Yes, Botanical Marijuana Is Medicine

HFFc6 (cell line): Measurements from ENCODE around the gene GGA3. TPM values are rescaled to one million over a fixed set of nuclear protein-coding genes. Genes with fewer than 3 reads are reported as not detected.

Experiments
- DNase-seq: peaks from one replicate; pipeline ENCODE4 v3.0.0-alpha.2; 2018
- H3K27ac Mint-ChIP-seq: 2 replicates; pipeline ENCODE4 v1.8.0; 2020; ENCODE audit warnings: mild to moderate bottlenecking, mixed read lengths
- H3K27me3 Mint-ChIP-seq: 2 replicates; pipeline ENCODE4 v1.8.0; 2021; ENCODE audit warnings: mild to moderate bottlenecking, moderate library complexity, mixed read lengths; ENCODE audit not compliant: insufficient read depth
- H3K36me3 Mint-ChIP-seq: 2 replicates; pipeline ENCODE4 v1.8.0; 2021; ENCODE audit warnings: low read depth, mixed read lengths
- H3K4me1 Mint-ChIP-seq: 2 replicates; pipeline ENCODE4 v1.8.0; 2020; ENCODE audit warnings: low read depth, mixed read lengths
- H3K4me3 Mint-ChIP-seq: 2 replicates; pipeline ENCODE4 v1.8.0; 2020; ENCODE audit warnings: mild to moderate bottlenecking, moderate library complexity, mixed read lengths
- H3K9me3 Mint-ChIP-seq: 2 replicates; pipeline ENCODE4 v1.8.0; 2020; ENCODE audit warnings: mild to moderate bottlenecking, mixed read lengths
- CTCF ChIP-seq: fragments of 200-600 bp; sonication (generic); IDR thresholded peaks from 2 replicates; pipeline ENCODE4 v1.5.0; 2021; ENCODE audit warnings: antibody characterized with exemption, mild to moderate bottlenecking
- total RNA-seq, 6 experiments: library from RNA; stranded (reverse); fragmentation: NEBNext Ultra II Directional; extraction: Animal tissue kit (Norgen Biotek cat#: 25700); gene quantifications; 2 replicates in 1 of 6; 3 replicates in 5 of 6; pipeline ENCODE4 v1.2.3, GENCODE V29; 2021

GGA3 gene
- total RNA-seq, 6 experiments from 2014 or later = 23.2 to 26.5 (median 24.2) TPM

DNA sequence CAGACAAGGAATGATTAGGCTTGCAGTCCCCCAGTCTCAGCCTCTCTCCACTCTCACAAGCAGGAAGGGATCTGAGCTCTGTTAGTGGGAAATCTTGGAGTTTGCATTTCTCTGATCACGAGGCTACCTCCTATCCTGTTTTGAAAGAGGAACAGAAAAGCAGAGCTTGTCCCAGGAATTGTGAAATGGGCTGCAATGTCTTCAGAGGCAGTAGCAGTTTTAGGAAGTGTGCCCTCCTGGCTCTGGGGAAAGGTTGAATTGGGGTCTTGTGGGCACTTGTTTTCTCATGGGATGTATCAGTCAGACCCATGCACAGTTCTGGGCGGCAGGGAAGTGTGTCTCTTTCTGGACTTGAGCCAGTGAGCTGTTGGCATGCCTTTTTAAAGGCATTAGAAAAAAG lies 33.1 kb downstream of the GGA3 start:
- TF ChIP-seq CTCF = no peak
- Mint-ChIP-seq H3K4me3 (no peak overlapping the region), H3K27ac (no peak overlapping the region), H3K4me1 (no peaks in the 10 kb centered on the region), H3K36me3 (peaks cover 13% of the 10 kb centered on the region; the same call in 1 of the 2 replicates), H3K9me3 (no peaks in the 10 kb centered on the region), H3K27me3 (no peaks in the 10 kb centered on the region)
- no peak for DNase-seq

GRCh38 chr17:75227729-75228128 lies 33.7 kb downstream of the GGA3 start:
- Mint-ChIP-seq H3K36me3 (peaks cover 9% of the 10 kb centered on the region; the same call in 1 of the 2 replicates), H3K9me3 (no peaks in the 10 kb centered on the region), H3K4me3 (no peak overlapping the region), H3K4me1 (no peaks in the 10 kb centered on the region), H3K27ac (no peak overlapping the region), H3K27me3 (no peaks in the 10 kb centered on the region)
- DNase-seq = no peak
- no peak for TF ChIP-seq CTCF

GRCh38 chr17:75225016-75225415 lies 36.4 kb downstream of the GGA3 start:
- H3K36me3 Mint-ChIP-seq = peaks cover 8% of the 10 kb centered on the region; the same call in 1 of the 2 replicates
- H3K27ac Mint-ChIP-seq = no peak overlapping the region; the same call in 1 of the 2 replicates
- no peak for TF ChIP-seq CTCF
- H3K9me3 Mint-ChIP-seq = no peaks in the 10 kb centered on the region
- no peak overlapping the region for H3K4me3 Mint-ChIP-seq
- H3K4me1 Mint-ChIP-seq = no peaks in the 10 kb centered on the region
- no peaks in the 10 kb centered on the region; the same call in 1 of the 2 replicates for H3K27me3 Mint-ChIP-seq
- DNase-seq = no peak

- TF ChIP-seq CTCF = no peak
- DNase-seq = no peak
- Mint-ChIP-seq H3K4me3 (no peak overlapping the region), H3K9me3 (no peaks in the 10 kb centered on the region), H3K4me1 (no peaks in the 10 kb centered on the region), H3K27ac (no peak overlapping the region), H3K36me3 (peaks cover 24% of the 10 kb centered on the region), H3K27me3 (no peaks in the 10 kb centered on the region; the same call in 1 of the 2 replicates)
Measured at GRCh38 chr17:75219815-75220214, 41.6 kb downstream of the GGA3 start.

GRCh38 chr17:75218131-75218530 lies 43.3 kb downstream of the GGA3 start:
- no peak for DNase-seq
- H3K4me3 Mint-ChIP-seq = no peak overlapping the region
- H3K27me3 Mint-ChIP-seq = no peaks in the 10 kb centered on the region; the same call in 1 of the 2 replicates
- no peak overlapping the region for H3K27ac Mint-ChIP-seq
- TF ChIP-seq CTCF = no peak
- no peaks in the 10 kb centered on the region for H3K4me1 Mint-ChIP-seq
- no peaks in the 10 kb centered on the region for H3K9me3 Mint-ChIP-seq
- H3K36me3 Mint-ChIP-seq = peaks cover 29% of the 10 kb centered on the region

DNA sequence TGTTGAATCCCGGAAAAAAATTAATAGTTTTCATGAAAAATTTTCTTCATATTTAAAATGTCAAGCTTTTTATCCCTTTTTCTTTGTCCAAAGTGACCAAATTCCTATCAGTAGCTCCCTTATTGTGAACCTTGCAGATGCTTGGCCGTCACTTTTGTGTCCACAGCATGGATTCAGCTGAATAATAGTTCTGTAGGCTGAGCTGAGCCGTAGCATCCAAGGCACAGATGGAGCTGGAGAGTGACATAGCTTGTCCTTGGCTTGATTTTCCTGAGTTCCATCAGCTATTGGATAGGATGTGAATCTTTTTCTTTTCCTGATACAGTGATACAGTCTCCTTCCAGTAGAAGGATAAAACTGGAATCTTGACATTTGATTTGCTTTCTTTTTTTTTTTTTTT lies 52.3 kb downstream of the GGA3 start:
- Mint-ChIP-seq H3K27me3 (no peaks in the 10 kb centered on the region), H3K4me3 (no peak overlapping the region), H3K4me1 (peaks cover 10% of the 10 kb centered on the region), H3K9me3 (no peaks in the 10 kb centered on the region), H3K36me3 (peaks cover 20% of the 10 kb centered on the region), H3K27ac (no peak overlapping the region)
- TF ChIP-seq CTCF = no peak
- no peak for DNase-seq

Yes, botanical marijuana is medicine. Treating it otherwise will harm those who need it most. Northern California and Oregon are home to the vast majority of the nation’s small cannabis farms. These early breeders and cultivators were responsible for the genetically diverse cannabis varieties that have largely re-shaped the public’s view of this incredible plant and forced its slow march towards what it truly needs to thrive as the most useful crop in the 21st century: decriminalization and descheduling. How is medicine defined? If medical marijuana is defined to exist only as extractions in cartel-like markets, whole communities around the nation lose out on the economic benefits a robust and competitive cannabis market with lower barriers to entry for small businesses can provide. Further, because the FDA approval process favors a specific yet unproven drug ideology, pharmacologicalism —  which, dictates standardized single compound substances are medical and variable plants are not — patients will suffer the most if farm-to-patient cannabis falls victim to big business. %related-post-1% By the government’s definition, a substance is not “medicine” unless it passes clinical trials and is proven “safe and effective” by the FDA. Plants are likely to never be defined as “medicine” or “medical” by the government’s current standards, which require standardization. Plants grown from seed, like humans and all other living organisms, are not standardized nor do they ever have singular “active ingredients” like synthetic drugs. The human response to genetically diverse cultivars of all plants are a result of many active compounds working in synergy with one another, not in isolation. Many plants are beneficial to human life but they will never be FDA-approved medicines because there is no FDA approval process for food or other agricultural products that vary genetically. The government simply does not define variable agricultural products as medicine. Botanical compound blends and standardization Yet, humans still seek out plants and plant-byproducts to relieve the symptoms of everything from pain to social anxiety. Crops like coffee and tea are grown for their varying flavor and effects but also the caffeine they contain. The alertness that results from drinking a cup of one of these popular and widely variable beverages could also be obtained by taking a caffeine pill, yet people tend to prefer the botanical versions. Why? The varying flavor and effects of coffee varieties are the result of over 1,000 active compounds working in synergy with one another. Teas can contain up to 30,000, chocolate 300 and cannabis nearly 500. Every deliciously different variety of these three crops will, if not grown from clone, be genetically unique and carry its own blend of active compounds, and therefore different flavors and effects. %related-post-2% While industrialized cannabis medicines require standardization, patients derive more of a benefit from genetically diverse cannabis markets. Like other living organisms, the final product after harvest varies by both nature and nurture. Nature is the plant’s genetics, which are unique to every single seed. Nurture are the conditions in which the plant is grown and the care it receives, if any. This plant is different every time a new seed is planted by a new farmer or simply falls from its parent into the dirt and germinates, but that doesn’t change its general safety profile, which is higher than coffee. Further, unlike standardized drugs, the variable compounds in different varieties are much more difficult to grow a tolerance to, meaning patients can try different varieties or methods of ingestion to address their unique problems, rather than increase the dose the way they would have to with opiates and other standardized pharmaceutical drugs. Will past lessons influence the future? When California passed Proposition 215 in 1996, the nation’s first medical marijuana law by voter initiative, it solidified the rights of citizens to use, possess and cultivate this plant should a doctor believe a person’s use is medical. Prop 215 has been widely criticized by legislators and cannabis opponents in other states because it created a “wild west” market full of stoners faking illness to get legal access to cannabis. %related-post-3% The legislation’s co-author, Dennis Peron, who was originally motivated by getting safe access to people dying of AIDS, has famously defended Prop 215 and has continually opposed the regulations of “full legalization” bills because he says they perpetuate government overreach. According to Peron, all use is medical because if a person uses cannabis in place of a more deadly substance for mental or physical relief, like over-the-counter medications, prescriptions drugs, sugar and processed foods or even just to replace alcohol consumption, they are making a choice that is technically safer for their body. He is, of course, correct. Under new legalization schemes, however, states with systems that perpetuate botanical cannabis as medicine are being reshaped. By the end of next year, both California and Oregon will have mostly eliminated their botanical medical cannabis markets in favor of lucrative “recreational” markets and pharmaceutical cannabis products. It’s unfortunate because not only do patients deserve both choice and access to genetically diverse botanical marijuana, but the cannabis industry can provide tremendous opportunities on Main Street if the wealth isn’t entirely concentrated on Wall Street first.